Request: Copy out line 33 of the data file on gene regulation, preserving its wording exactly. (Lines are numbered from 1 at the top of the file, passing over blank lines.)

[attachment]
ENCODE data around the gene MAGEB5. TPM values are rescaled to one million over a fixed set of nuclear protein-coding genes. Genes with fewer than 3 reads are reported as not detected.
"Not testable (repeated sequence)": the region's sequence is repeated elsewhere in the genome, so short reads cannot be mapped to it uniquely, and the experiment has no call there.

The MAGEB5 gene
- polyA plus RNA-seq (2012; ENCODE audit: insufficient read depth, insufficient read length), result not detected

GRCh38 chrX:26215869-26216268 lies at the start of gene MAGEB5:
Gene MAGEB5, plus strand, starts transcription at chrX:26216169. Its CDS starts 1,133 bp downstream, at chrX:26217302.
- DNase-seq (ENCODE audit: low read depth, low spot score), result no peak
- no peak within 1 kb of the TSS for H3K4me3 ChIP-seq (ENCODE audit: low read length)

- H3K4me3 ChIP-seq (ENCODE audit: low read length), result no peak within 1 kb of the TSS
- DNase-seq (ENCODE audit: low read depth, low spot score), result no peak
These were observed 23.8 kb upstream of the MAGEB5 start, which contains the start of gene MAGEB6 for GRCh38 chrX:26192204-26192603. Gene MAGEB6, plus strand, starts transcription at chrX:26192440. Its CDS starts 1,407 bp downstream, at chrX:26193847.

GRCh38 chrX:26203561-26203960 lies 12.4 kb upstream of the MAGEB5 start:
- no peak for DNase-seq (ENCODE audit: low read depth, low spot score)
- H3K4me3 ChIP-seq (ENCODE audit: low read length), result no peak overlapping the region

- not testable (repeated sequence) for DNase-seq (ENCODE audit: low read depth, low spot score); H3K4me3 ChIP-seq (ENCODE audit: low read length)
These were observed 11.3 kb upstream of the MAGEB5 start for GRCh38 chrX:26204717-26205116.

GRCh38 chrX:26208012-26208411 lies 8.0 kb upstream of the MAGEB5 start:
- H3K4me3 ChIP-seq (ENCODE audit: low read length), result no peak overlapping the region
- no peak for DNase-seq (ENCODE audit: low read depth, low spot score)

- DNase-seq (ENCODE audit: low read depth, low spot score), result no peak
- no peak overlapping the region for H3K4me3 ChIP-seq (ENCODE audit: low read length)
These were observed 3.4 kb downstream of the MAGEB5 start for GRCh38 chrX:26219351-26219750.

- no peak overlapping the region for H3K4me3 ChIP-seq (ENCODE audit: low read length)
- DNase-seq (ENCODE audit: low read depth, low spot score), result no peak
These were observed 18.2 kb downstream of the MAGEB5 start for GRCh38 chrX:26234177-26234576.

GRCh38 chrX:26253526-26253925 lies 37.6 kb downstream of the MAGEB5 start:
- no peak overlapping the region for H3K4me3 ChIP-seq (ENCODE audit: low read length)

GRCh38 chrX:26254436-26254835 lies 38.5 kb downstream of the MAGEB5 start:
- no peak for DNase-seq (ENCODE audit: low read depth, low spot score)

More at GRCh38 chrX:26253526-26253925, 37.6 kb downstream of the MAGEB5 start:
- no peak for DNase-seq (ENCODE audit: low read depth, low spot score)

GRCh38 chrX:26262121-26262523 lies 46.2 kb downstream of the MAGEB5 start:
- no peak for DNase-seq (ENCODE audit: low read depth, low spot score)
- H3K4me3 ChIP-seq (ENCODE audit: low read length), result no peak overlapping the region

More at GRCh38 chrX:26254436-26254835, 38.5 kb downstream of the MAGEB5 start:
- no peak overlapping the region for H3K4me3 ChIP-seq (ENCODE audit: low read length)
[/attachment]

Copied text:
- no peak for DNase-seq (ENCODE audit: low read depth, low spot score)